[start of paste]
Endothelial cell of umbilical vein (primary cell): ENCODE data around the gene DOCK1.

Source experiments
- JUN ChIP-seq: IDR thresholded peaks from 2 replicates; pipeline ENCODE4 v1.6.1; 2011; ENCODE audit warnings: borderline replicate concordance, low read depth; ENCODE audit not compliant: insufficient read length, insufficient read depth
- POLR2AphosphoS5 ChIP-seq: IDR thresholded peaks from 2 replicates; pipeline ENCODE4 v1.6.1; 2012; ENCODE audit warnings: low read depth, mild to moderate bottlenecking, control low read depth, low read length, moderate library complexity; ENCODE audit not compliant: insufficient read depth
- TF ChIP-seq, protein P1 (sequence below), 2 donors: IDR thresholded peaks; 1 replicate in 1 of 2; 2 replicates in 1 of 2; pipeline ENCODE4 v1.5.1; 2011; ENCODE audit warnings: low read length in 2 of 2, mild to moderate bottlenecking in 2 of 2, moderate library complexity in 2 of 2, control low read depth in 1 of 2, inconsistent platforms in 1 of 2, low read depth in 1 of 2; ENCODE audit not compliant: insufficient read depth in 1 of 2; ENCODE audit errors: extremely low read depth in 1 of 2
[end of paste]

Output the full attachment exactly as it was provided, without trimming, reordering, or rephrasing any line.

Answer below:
Endothelial cell of umbilical vein (primary cell): ENCODE data around the gene DOCK1.

Source experiments
- JUN ChIP-seq: IDR thresholded peaks from 2 replicates; pipeline ENCODE4 v1.6.1; 2011; ENCODE audit warnings: borderline replicate concordance, low read depth; ENCODE audit not compliant: insufficient read length, insufficient read depth
- POLR2AphosphoS5 ChIP-seq: IDR thresholded peaks from 2 replicates; pipeline ENCODE4 v1.6.1; 2012; ENCODE audit warnings: low read depth, mild to moderate bottlenecking, control low read depth, low read length, moderate library complexity; ENCODE audit not compliant: insufficient read depth
- TF ChIP-seq, protein P1 (sequence below), 2 donors: IDR thresholded peaks; 1 replicate in 1 of 2; 2 replicates in 1 of 2; pipeline ENCODE4 v1.5.1; 2011; ENCODE audit warnings: low read length in 2 of 2, mild to moderate bottlenecking in 2 of 2, moderate library complexity in 2 of 2, control low read depth in 1 of 2, inconsistent platforms in 1 of 2, low read depth in 1 of 2; ENCODE audit not compliant: insufficient read depth in 1 of 2; ENCODE audit errors: extremely low read depth in 1 of 2